Moving from the comfortable world of an elementary school to middle school can be an intimidating transition, but Goshen Middle School takes extra steps to be sure its sixth-grade students adjust well to the new environment.
Goshen sixth graders use a different schedule than the seventh and eighth graders. They have the same teacher for language arts as they do for social studies, and the same teacher for math as they do for science, explained Jeromy Sheets, Goshen Middle School’s sixth-grade principal. Being in those same classrooms for multiple classes means the normal transition time between classes can be used as a few more minutes of in-class instructional time.
With students having only a few teachers each day, that also means their teachers are only seeing about 50 students each day, instead of the average 160, in a typical middle school schedule. Teachers and students are able to form more of a connection, Jeromy said. With similarities to elementary school, the schedule also helps keep sixth-graders’ parents at ease.
“We’re always evaluating, thinking about what’s best for our kids,” Jeromy said.
Zoe Eichorn is a seventh-grader at Goshen Middle School who was a part of last year’s sixth-grade class, the first class to go through the altered sixth-grade schedule.
“In the beginning of the school year, I did appreciate it,” she said, though she wanted a bit more freedom to be throughout the school later in the year. “But, I liked that you got to really know your teachers and having the sixth grade wing is really nice, too.”
According to an article by Peter Lorain, former president of the National Middle School Association, “Making the transition into middle school is the first and most significant step to ensuring a successful middle school experience.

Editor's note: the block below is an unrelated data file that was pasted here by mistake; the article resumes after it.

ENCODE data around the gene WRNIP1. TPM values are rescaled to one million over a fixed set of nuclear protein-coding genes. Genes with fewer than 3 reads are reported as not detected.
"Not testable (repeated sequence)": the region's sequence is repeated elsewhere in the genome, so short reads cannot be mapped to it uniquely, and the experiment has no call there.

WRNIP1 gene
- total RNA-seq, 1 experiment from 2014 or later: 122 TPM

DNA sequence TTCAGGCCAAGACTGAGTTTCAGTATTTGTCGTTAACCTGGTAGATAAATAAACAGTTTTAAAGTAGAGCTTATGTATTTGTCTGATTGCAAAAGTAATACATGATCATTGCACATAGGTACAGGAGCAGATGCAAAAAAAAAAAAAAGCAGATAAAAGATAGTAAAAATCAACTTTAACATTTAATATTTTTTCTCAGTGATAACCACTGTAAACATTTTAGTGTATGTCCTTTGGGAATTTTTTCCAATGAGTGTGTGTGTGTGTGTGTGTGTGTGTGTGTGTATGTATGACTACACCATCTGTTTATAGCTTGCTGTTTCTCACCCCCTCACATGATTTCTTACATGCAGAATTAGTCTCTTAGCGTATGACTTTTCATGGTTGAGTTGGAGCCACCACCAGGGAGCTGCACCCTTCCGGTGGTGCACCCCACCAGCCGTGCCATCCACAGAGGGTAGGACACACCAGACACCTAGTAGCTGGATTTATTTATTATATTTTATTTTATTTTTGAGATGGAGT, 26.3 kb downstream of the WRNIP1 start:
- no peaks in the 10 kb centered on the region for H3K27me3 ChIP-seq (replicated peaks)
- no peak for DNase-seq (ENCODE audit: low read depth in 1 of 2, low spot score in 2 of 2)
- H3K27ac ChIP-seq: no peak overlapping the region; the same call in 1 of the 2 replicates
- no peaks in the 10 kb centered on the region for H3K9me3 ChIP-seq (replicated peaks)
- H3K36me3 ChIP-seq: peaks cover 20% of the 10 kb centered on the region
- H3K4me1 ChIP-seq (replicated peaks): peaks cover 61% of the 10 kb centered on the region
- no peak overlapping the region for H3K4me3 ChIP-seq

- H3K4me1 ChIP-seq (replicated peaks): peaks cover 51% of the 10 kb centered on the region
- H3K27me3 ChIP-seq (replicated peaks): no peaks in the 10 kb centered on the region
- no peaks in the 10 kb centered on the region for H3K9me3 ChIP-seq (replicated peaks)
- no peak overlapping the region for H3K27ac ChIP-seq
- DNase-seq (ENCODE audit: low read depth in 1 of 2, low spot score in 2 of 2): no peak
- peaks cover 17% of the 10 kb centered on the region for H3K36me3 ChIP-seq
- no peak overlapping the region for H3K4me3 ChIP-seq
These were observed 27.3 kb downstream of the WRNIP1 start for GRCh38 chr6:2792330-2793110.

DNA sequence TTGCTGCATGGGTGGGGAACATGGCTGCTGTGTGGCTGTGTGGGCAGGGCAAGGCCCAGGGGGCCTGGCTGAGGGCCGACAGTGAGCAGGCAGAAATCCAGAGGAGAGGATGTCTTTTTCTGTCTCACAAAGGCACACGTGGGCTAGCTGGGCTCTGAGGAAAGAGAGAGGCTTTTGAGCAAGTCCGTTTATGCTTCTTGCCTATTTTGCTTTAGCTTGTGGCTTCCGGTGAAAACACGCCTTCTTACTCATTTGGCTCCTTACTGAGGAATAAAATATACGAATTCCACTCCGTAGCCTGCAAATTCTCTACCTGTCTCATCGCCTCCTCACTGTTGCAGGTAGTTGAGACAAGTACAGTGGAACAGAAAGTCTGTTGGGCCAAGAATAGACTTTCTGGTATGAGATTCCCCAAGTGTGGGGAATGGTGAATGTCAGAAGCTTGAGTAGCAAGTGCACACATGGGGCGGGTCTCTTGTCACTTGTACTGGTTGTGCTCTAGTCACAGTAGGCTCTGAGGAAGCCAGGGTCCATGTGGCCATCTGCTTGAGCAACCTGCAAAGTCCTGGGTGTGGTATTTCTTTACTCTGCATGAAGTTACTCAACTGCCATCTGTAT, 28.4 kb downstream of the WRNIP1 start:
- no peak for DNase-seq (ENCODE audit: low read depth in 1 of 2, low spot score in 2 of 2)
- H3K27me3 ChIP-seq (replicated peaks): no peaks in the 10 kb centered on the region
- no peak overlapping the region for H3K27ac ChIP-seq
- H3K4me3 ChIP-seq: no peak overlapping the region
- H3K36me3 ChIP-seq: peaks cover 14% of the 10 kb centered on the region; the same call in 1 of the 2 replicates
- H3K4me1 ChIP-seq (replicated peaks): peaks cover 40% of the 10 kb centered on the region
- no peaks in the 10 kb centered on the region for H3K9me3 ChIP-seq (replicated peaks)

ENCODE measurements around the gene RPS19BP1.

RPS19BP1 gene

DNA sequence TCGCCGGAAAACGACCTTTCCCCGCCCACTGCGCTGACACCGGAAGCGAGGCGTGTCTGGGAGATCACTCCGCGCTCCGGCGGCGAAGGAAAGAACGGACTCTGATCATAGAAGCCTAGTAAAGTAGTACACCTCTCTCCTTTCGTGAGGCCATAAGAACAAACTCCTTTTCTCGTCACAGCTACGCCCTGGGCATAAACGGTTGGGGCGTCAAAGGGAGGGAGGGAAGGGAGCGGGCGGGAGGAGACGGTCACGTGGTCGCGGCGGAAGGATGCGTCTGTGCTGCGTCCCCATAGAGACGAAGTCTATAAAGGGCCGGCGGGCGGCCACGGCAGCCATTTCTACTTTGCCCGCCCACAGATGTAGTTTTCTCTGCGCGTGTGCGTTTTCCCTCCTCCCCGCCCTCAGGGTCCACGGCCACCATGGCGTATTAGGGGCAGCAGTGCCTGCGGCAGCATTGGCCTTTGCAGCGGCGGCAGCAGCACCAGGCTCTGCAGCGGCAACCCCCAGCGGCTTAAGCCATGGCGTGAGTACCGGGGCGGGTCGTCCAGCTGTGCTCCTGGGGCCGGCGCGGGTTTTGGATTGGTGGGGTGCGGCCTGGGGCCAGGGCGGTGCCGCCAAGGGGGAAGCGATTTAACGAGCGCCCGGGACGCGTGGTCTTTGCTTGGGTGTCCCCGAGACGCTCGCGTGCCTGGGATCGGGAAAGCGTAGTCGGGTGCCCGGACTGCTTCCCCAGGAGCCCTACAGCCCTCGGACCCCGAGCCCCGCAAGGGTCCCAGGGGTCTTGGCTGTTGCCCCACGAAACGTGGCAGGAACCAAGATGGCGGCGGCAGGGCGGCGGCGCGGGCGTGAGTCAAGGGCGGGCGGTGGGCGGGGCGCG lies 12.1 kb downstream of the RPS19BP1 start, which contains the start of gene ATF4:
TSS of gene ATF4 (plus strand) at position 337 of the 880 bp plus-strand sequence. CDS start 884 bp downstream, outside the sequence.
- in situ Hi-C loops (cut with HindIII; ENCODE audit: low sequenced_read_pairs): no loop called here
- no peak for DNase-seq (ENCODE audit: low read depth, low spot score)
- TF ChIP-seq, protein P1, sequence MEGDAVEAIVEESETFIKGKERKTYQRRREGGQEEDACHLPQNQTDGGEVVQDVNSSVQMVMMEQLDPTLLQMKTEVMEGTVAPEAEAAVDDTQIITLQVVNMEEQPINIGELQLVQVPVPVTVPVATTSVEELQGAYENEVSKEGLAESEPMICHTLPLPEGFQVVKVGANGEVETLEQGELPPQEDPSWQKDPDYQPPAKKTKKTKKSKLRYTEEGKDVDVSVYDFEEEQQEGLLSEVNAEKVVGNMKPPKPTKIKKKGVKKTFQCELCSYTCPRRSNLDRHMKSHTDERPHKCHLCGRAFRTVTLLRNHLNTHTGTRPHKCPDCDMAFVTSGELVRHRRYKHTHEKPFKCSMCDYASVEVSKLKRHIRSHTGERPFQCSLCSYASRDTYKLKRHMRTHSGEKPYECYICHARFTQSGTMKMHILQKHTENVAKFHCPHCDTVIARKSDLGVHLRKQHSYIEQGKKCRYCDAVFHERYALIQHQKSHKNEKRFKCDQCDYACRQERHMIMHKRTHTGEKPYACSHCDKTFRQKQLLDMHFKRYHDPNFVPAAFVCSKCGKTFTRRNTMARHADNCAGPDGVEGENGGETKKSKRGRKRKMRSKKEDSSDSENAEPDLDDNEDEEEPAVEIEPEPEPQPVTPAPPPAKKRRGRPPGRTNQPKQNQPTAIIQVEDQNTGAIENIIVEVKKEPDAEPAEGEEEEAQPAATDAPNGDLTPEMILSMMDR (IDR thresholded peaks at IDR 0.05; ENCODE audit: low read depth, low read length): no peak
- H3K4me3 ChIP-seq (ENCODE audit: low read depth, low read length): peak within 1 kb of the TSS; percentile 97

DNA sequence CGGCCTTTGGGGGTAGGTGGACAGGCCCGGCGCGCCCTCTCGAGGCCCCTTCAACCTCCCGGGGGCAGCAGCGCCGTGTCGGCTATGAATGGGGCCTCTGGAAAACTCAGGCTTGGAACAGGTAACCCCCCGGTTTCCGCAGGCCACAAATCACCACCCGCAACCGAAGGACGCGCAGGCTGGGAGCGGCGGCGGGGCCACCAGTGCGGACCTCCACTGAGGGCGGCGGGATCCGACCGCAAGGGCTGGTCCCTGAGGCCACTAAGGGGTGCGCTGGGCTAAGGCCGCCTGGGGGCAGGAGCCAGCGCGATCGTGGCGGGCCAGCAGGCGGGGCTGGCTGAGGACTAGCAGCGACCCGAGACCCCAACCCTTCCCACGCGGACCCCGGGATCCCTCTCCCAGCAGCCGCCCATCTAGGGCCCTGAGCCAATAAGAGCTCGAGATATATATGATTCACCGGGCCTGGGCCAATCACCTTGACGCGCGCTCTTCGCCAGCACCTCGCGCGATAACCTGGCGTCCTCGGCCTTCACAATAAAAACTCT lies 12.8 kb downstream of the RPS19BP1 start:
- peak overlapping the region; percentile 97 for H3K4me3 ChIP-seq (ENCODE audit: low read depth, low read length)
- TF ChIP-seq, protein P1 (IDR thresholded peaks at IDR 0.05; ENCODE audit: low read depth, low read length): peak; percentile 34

“It is one that deserves time and attention,” he writes. “A well-planned transition program helps parents and students have a greater peace of mind by taking some of the stress out of the summer before middle school and providing the groundwork for a successful beginning of the middle school adventure.”
He notes that schools should go beyond just an orientation night and have a more comprehensive approach, making sure teachers, counselors, and staff are aware of transition anxieties and can help reassure students.
Zoe’s mom, Megan Eichorn, noted that, having been a guest teacher before, she knows how much cutting down on transition time can add to classroom time. She also realized the advantage of Zoe having fewer teachers.
“Having to only work with a couple of teachers was very helpful as a parent,” she said. “I felt like they got to know me and I them.”
Q & A with Zoe Eichorn
What elementary school did you attend before starting at GMS?
What are your favorite subjects or favorite things to do at school?
Any ideas about what you want to be when you grow up?
“I would love to get into business law or international business. I really want to go to Harvard for law school and Michigan or IU-Bloomington for the business aspect.”
Do you have a story you want to tell?
Do you have a story to tell about someone who contributes to Goshen’s greater GOOD?
We invite you to share!